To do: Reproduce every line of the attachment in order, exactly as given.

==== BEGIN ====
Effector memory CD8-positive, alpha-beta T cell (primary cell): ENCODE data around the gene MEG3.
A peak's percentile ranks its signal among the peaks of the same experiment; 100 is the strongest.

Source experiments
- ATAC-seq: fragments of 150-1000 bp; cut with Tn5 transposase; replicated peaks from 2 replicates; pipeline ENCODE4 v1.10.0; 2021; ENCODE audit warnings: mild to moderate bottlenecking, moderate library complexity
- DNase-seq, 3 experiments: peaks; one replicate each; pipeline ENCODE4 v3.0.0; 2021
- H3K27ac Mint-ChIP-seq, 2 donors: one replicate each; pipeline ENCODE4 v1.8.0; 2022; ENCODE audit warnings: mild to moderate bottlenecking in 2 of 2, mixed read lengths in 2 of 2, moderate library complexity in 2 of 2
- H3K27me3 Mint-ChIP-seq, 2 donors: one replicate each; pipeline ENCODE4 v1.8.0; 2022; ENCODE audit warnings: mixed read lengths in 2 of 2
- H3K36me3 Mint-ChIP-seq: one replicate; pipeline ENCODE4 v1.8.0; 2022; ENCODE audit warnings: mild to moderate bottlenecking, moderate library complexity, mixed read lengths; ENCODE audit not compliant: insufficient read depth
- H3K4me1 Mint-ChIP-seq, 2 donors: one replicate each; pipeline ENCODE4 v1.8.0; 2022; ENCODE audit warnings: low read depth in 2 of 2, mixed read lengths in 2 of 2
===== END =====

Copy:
Effector memory CD8-positive, alpha-beta T cell (primary cell): ENCODE data around the gene MEG3.
A peak's percentile ranks its signal among the peaks of the same experiment; 100 is the strongest.

Source experiments
- ATAC-seq: fragments of 150-1000 bp; cut with Tn5 transposase; replicated peaks from 2 replicates; pipeline ENCODE4 v1.10.0; 2021; ENCODE audit warnings: mild to moderate bottlenecking, moderate library complexity
- DNase-seq, 3 experiments: peaks; one replicate each; pipeline ENCODE4 v3.0.0; 2021
- H3K27ac Mint-ChIP-seq, 2 donors: one replicate each; pipeline ENCODE4 v1.8.0; 2022; ENCODE audit warnings: mild to moderate bottlenecking in 2 of 2, mixed read lengths in 2 of 2, moderate library complexity in 2 of 2
- H3K27me3 Mint-ChIP-seq, 2 donors: one replicate each; pipeline ENCODE4 v1.8.0; 2022; ENCODE audit warnings: mixed read lengths in 2 of 2
- H3K36me3 Mint-ChIP-seq: one replicate; pipeline ENCODE4 v1.8.0; 2022; ENCODE audit warnings: mild to moderate bottlenecking, moderate library complexity, mixed read lengths; ENCODE audit not compliant: insufficient read depth
- H3K4me1 Mint-ChIP-seq, 2 donors: one replicate each; pipeline ENCODE4 v1.8.0; 2022; ENCODE audit warnings: low read depth in 2 of 2, mixed read lengths in 2 of 2